Bonds are going to be a piece of that. Harold and I talked a little bit at lunch, and we talked about this issue of clients having concerns about the bond market. We hear about interest rates are destined to go up. Well, nobody knows that for sure. People have been saying that for several years now, and it hasn't materialized. It may. That risk is real. But I would also say, again going back to the very first thing I said, focusing on one dimension is almost always a mistake.
Yes, there's a risk that interest rates will rise. There's also a risk the stock market will fall. And bonds are in your portfolio not because you expect them to provide great market-beating returns, but to provide protection in exactly that scenario. So, for that purpose bonds still make as much sense even though the rates right now are unprecedented in terms of how low they are.
Evensky: It's funny. People get very myopic. Zero return isn't very attractive, unless your stock investment has just dropped 20%. Then it's going to look really good. That's what diversification is all about. Markets do go up or down, so yeah, they still need their bond allocation.
Benz: So, Harold, would you say, though, the complexion of your clients' fixed-income portfolios has evolved a little bit as the prospect of rising rates has become a little more significant?
Evensky: I wish I could say it had. The fact of the matter is, we've been fairly defensive for years, as John just said, in anticipation of rates going up, and they didn't. When I say defensive, in a normal portfolio we would have an exposure in interest rates measured by what's called duration of around 5 years, so sensitivity is fairly modest and [we would be in high-quality [assets rated] A or better. We've [had a duration of] around 3.5 years and been in AA [assets] for probably four or five years. In hindsight, we gave up some return. So, that's one of the major ways of protecting against rates.
The other one is, we use funds, but we ladder. We have roughly a third in short term, one- to three-year bonds, and a third in we call short/intermediate three- to five-year bonds, and then a third in five- to 10-year bonds. The only change we've made there is we're concerned we believe rates will go up, we don't know when. But we think the short end may go up a lot faster than the intermediate. So, we've slightly moved a little bit out of the one- to three-years and increased the three- to five-years and five- to 10-years. But that's just playing it at the margins really.
Benz: So you've laddered the funds.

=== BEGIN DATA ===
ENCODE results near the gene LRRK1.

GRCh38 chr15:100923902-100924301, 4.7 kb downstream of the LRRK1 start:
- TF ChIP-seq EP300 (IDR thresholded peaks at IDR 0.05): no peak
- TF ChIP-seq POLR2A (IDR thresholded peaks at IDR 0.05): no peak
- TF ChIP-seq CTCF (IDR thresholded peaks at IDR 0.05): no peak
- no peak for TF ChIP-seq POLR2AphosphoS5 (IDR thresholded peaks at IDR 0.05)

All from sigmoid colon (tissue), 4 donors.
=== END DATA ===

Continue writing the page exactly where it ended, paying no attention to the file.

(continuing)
Evensky: We've laddered funds.
Benz: As opposed to individual bonds.
Benz: Because one prescription that I hear from a lot of investors is, "Forget funds, I am going to invest in individual bonds, hold them to maturity, and not worry about this interest-rate problem." John, you're laughing. Why is that not a good idea?
Ameriks: Well, we've talked about this with clients for a long, long time, and I think laddering of funds makes an awful lot of sense for someone who really is targeting specific duration or particular cash flow patterns over time, that can make some sense in that environment.
Benz: Laddering individual bonds.
Ameriks: Laddering individual bonds. But for most individuals, what they end up with when they build a bond ladder looks an awful lot like a bond fund, and usually they're doing it at expenses that are much, much higher than what they would pay in a diversified fund or they're paying costs that they're nowhere near as aware of because of the lack of transparency that can exist in the bond markets that are out there.
So, we think people need to be careful about that. At the end of the day if you've built the bond ladder and everything goes as planned, you're going to take what expires and reinvest it into the fund and continue to hold something that over a period of years is going to look remarkably close to a bond fund that had that kind of consistent duration.
Evensky: Basically people fool themselves thinking somehow they're eliminating risk by buying and holding on to it. They are eliminating one risk, and that's if you give it to a manager, to an active manager, they may do something wrong and permanently lock in losses. Presumably, you're going to pick a manager that at least does as well as a sort of buy and hold bond ladder. But if you're going to have a bond ladder and interest rates go up, your portfolio value went down. It doesn't matter if you hold it to the end. The reason it went down is because what you're getting back is really worth less than you originally anticipated.
Ameriks: I wouldn't do my outfit service if I didn't mention that if you don't want to take the active risk that's involved in dealing with a bond manager, there is a lot of indexed product out there that would give you a broadly based diversified portfolio that will get you the bond exposure that you need, and you won't run the risk that somebody times the market incorrectly.
Evensky: As John said, it's very expensive, far more expensive than investors typically realize to invest in bonds. You hear all the time, "It didn't cost me anything," because they don't see a commission, because it's a spread. And they don't know what that spread is, and that can be from 1% to 3%.